Thursday, February 18, 2016

Ginny Gall - Charlie Smith

Ginny Gall is the latest work from prize winning author Charlie Smith.

The title? Ginny Gall is a word coined by 1920's and 1930's blacks meaning..."a suburb of Hell". And that's where Smith takes the reader to start - to the Jim Crow south in Tennessee.

The lead character is Delvin Walker born in Chattanooga in 1913 to a prostitute. He's left alone too soon as his mother flees, accused of killing a white man.  Smith takes the reader on Delvin's journey through life as he makes his way - first finding a home with the local black funeral director and then mirroring his mother as he too is accused of killing a white boy and flees Chattanooga. He rides the rails, exploring America, hoping for more, hoping for better. But it seems he can't outrun prejudice, inhumanity and injustice.

I loved Delvin's voice, his hopes and his thoughts. I wept at the fact that you could change the dates of the story and still post it under today's newspaper headlines.

Smith's prose reminded me of black strap molasses - richly coloured and glowing when the light shines through as it is poured. But also viscous and opaque when not moving. I had to put the book down a number of times and come back to it. The prose are beautiful and lyrical, but I found them overwhelming in large doses. Smith details every bit of the book, sometimes to the detriment of his protagonist and his message.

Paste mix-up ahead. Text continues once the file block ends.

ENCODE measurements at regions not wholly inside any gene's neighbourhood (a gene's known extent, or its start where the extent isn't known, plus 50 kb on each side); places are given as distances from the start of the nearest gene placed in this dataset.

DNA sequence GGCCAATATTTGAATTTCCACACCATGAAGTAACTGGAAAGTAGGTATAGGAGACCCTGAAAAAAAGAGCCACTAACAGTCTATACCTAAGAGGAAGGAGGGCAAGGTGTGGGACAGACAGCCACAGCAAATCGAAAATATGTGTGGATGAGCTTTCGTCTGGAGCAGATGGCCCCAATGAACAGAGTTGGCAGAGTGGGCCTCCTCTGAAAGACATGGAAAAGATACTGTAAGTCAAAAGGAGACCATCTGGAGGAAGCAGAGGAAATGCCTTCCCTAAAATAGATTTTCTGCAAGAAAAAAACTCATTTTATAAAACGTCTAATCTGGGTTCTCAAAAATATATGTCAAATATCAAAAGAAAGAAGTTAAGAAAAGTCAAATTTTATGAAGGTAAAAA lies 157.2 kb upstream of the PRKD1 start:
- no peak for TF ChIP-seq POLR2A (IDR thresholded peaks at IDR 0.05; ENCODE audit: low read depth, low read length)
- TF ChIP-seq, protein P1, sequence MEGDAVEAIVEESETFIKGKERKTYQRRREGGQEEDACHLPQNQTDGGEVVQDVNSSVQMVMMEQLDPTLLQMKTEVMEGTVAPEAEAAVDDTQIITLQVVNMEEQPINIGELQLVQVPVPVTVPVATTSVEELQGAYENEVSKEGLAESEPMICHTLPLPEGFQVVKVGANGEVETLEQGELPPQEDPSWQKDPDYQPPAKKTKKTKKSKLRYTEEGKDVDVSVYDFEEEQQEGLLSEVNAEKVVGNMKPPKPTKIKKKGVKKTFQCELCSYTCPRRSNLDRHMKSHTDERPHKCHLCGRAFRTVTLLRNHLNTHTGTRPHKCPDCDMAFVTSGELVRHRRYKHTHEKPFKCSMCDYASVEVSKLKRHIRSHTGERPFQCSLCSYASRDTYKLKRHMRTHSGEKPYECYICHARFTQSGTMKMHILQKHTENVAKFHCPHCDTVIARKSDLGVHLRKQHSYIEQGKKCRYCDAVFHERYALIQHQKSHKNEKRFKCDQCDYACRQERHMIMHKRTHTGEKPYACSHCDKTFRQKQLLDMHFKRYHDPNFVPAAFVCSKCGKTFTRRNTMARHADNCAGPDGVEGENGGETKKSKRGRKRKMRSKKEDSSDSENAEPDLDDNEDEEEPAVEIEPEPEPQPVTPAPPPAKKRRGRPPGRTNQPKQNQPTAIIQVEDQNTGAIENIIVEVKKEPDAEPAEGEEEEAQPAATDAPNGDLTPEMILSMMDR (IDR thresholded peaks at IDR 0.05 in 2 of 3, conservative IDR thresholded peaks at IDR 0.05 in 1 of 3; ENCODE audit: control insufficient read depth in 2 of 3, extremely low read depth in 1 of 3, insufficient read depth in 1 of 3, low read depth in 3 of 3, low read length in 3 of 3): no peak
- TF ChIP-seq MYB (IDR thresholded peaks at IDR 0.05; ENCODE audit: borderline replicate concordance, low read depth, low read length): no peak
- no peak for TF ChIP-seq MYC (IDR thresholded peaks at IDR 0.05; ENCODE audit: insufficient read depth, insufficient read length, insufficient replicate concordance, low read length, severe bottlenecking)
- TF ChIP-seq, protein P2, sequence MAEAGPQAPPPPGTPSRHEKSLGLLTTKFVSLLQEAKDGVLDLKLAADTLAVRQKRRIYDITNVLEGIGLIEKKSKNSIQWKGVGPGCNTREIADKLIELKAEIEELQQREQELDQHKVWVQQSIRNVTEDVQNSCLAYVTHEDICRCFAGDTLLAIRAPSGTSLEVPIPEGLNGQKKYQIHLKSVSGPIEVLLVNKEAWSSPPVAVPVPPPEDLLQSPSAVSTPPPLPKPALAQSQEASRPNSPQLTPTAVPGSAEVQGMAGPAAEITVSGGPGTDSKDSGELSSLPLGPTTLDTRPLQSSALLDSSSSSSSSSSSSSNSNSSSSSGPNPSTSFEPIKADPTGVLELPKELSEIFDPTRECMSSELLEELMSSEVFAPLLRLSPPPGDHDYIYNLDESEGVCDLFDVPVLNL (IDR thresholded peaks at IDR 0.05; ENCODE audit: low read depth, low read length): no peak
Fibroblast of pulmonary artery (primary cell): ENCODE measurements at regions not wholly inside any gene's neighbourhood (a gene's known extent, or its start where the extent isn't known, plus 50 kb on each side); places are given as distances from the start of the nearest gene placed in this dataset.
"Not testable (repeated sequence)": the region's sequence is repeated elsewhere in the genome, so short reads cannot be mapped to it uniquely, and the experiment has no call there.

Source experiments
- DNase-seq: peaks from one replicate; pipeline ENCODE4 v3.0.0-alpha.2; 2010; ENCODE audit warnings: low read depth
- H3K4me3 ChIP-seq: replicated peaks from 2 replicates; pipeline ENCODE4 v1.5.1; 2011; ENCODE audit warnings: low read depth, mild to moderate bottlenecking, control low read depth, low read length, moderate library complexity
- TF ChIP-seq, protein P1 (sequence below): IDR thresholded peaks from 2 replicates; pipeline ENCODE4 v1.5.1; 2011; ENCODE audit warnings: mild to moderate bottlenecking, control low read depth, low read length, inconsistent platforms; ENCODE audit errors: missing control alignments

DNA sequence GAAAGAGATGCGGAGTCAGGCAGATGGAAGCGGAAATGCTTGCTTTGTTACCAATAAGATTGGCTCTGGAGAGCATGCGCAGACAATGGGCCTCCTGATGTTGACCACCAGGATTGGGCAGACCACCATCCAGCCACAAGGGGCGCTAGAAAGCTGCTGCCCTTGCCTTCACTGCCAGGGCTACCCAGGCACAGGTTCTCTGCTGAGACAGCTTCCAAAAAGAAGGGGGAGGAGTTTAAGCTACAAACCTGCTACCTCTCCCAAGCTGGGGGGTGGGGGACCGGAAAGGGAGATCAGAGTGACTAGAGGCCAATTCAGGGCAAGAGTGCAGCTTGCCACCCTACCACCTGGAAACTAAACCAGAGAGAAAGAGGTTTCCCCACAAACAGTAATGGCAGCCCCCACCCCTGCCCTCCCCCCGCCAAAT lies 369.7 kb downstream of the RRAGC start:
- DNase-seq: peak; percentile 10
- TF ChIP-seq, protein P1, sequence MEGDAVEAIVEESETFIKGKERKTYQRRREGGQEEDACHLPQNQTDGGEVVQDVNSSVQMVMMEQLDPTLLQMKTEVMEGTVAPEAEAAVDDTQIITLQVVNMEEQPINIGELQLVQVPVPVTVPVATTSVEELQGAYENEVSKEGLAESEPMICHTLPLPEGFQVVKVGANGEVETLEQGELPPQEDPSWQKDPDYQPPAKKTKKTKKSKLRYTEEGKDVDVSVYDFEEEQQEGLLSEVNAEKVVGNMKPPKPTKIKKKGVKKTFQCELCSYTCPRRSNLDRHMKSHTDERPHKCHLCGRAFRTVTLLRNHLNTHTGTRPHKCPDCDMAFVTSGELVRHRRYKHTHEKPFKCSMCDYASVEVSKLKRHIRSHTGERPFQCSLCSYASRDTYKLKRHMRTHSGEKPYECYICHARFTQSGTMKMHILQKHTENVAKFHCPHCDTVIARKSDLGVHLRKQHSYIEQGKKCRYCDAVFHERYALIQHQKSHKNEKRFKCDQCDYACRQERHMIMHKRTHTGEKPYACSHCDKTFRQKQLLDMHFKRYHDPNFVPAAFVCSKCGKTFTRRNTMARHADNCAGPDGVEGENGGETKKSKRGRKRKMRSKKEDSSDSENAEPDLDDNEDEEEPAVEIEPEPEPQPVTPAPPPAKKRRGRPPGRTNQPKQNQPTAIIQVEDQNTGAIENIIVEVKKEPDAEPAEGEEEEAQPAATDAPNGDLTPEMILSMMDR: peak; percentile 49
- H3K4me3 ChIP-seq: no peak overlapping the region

This one's going to be hard to rate - I think there's a very important message here, I think Smith's writing is beautiful and I liked the protagonist very much, but I just got bogged down in detail. Read an excerpt of Ginny Gall.

Charlie Smith, the author of seven novels and seven books of poetry, has won the Aga Khan Prize, a Guggenheim Fellowship, and a grant from the National Endowment for the Arts. His writing has appeared in The New Yorker, the Paris Review, Harper's, the New Republic, the New York Times, the Nation, and many other magazines and journals. Three of his novels have been named New York Times Notable Books. He lives in New York City and Key West. See what others on the TLC book tour thought - full schedule can be found here.


bermudaonion said...

I've never heard that phrase before and thought Ginny Gall was a character. I like the sound of the story but have a feeling the details would bother me too.

The Many Thoughts of a Reader said...

I also struggled with the wordiness!

Vicki said...

I was all set to add this to my tbr list, but changed my mind when you said there are a lot of details. Thanks for mentioning that.

trish said...

The fact that times change but still stay the same is something that I find really interesting. Sometimes it seems like we've made so much progress, and sometimes it seems like we haven't made hardly any at all.